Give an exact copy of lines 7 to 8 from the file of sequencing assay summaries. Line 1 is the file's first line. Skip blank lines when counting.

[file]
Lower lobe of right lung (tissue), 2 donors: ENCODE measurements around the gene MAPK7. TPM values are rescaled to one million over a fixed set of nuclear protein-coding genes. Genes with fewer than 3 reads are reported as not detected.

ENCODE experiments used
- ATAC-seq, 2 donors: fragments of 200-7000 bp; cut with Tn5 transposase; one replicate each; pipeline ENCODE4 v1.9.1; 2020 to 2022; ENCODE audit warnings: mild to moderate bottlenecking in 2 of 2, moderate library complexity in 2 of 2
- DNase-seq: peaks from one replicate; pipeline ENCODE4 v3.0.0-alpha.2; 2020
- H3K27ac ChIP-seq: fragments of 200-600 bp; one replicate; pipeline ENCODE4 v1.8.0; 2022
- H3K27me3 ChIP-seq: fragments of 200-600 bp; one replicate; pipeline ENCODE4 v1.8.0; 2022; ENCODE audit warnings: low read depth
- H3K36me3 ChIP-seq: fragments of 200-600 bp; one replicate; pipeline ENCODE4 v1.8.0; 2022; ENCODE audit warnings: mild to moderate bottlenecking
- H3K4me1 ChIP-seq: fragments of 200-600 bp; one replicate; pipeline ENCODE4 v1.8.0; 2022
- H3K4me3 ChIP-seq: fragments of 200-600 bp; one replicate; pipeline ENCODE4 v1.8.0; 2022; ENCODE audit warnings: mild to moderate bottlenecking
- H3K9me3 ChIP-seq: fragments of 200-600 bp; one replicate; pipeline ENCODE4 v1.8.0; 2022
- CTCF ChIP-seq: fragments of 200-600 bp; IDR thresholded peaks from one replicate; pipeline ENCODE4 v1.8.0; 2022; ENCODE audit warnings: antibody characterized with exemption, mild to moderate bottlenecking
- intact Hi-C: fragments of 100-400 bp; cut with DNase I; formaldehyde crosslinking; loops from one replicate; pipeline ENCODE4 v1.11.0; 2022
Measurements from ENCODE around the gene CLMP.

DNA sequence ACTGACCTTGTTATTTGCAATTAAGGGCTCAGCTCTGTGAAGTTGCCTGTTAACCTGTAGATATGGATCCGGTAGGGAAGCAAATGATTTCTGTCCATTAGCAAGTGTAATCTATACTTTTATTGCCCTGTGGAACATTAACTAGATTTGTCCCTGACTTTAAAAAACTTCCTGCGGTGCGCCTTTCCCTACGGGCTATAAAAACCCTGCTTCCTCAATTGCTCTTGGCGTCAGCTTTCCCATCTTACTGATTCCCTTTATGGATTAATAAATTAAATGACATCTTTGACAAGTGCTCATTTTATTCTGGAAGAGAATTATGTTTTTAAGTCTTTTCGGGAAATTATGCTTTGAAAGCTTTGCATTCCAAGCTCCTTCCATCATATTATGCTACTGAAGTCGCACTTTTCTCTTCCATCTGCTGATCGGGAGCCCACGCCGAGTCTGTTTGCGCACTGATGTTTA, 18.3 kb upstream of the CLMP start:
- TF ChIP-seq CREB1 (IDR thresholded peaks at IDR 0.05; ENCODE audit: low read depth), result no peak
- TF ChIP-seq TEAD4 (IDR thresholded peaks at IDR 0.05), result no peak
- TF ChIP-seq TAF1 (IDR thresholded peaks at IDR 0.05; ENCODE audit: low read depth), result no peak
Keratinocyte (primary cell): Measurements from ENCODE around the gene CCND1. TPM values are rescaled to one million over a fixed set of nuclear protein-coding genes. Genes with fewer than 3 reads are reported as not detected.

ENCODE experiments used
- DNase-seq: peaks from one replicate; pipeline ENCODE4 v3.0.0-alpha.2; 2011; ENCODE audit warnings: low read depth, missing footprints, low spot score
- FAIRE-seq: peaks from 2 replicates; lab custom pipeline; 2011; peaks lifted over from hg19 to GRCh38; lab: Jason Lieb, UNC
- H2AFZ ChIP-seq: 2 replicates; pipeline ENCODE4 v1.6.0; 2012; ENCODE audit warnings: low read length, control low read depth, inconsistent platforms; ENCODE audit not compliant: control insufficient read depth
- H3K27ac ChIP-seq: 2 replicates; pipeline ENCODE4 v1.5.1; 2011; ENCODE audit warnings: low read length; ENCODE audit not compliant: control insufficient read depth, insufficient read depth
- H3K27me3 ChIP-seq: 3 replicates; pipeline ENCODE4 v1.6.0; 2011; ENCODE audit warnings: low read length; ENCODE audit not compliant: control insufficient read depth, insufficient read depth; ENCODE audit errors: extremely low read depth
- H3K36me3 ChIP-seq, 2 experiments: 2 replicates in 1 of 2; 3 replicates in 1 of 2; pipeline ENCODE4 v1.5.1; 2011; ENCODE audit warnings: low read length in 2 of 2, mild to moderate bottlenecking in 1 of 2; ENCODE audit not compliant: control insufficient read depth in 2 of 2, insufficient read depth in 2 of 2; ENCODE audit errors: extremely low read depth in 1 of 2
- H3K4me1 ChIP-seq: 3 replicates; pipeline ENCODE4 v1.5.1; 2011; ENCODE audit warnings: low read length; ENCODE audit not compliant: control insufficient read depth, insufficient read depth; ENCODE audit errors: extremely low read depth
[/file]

- H3K36me3 ChIP-seq: fragments of 200-600 bp; one replicate; pipeline ENCODE4 v1.8.0; 2022; ENCODE audit warnings: mild to moderate bottlenecking
- H3K4me1 ChIP-seq: fragments of 200-600 bp; one replicate; pipeline ENCODE4 v1.8.0; 2022